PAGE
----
Organic Growers Have 30% More Wildlife Species (Study)

ImagePollinators among chief beneficiaries of organic farming, study shows.

Organic farms are home to around 30 per cent more wildlife species than conventional farms, a meta-analysis of nearly 100 studies by researchers form the University of Oxford and from Sweden and Switzerland has found.

“This result has been robust over the last 30 years of published studies and shows no sign of diminishing,” they concluded.

They also noted: “The effect size varies with the organism group and crop studied, and is greater in landscapes with higher land-use intensity,” while the effect was also smaller in orchards and vegetable fields than on arable land.

But pollinating insects showed an even more marked benefit from organic practices, with species numbers around 50 per cent higher.
Welcoming the study, Soil Association head of policy Emma Hockridge said: “There is a clear solution for pollinators with a known outcome – support organic farming and we can have 50 per cent more species of pollinators in our countryside.

“Yet in return for this, and many other benefits, UK organic farmers currently receive the lowest payments across the whole of the EU. We are urging the Government to redress this balance and ensure organic farmers in the UK are adequately supported in the new Common Agricultural Policy.”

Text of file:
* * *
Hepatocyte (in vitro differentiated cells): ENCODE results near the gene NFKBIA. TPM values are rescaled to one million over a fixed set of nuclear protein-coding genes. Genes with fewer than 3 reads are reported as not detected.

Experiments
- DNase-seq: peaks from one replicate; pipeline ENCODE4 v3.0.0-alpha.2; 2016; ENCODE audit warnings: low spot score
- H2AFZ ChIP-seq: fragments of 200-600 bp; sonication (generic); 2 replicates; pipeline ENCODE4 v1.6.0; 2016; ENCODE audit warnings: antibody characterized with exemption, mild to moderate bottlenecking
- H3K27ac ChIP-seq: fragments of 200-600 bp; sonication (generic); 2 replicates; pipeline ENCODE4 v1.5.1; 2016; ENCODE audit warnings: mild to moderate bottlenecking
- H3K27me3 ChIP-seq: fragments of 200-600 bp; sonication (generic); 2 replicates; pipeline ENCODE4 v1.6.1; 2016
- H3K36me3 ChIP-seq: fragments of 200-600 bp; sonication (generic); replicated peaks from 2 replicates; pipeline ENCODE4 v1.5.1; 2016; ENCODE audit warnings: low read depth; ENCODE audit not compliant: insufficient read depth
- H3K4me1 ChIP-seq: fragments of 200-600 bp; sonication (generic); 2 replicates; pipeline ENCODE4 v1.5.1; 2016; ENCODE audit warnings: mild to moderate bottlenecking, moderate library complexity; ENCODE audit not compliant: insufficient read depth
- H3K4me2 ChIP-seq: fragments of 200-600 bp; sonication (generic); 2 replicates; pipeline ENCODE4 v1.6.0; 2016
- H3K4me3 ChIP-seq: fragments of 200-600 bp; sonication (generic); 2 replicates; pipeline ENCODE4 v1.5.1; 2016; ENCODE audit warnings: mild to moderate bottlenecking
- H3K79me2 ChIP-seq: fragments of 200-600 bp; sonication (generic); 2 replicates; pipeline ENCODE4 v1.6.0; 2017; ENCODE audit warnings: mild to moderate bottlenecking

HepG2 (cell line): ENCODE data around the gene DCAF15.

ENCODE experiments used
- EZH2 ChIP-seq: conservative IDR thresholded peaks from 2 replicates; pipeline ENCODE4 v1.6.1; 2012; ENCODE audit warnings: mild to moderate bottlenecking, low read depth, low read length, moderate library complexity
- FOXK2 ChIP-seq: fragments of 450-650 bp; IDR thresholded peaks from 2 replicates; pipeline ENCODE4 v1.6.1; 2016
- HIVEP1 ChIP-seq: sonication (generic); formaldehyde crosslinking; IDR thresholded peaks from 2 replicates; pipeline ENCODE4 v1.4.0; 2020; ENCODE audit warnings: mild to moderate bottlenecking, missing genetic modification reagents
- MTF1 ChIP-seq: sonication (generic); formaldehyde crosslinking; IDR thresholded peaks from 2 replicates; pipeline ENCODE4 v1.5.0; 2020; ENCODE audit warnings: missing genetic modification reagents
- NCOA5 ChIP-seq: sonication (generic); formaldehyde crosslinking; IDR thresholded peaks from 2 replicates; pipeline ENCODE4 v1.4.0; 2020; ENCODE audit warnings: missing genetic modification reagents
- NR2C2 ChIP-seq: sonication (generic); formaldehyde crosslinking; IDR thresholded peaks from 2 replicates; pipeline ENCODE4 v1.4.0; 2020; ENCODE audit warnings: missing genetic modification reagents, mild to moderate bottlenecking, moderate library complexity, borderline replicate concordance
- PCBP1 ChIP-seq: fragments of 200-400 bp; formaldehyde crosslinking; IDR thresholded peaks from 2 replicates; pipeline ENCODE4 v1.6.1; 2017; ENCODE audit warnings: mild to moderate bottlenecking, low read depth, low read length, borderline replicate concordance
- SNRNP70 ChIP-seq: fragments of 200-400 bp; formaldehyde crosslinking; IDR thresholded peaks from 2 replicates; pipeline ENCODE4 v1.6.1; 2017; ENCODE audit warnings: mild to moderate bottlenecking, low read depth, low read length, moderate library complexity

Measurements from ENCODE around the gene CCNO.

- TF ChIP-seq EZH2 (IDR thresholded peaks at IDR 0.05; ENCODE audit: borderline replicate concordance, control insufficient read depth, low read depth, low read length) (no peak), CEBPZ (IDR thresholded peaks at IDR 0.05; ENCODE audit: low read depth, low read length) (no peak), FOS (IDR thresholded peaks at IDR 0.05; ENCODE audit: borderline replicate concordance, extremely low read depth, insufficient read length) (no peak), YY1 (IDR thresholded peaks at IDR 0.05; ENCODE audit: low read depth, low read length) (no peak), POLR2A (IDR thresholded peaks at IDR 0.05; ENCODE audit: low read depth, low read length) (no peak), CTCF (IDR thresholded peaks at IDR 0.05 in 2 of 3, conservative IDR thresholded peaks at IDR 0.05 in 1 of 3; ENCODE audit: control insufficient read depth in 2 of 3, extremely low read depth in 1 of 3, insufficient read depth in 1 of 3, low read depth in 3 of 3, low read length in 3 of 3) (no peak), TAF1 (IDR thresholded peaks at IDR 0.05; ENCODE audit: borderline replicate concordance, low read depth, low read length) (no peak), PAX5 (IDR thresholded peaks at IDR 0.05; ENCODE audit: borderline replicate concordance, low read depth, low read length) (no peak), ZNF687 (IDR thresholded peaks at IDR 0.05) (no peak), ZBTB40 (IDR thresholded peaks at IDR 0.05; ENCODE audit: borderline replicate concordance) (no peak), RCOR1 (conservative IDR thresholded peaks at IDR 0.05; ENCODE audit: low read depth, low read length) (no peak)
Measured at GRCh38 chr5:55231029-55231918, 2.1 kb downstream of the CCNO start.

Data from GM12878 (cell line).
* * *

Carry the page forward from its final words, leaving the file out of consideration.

Author: Andrew

My name's Andrew Towell, I’m 32 years of age and I was born and live in a coastal town called Hartlepool located in the North East of England. The idea behind starting the blog is for me to research sustainable living practices, I enjoy growing plants so their will be an emphasis on organic food production.

3 thoughts on “Organic Growers Have 30% More Wildlife Species (Study)”

    1. Organic is completely the way forward, it’s the one and only way to be honest because anything else is just going to end in disaster… to be fair we can’t really wait for mainstream farming to catch up, we’ve all got to start doing our part, every little helps. Maybe converting the majority of our nations allotments over to Organic practices to give the populations of bees a safe haven until the big business see’s the error of their ways. Ultimately it will hit them in the pocket and they’ll reevaluate their business practices and hopefully realise the advantages organic growing can give them, too many to list here.

      Let me link you to one of my recent posts on what “conventional agriculture” is doing to our wildlife:
      UK/EU Facing Food Security Catastrophe Due To Honeybee Shortages –

      1. You’re preaching to the converted 😉 I’ve been eating organic for 13 years, I stay away from large corporations, haven’t taken any pharmaceuticals in a couple of decades, even my sheets and towels are organic, and I buy as much as possible from small local farmers and companies. I green my space around me as much as possible, and plant my own vegetables in a tiny pocket square backyard. And I agree, hit them where it hurts most: money!
        I love to see enthusiastic people like me out there! Good job!

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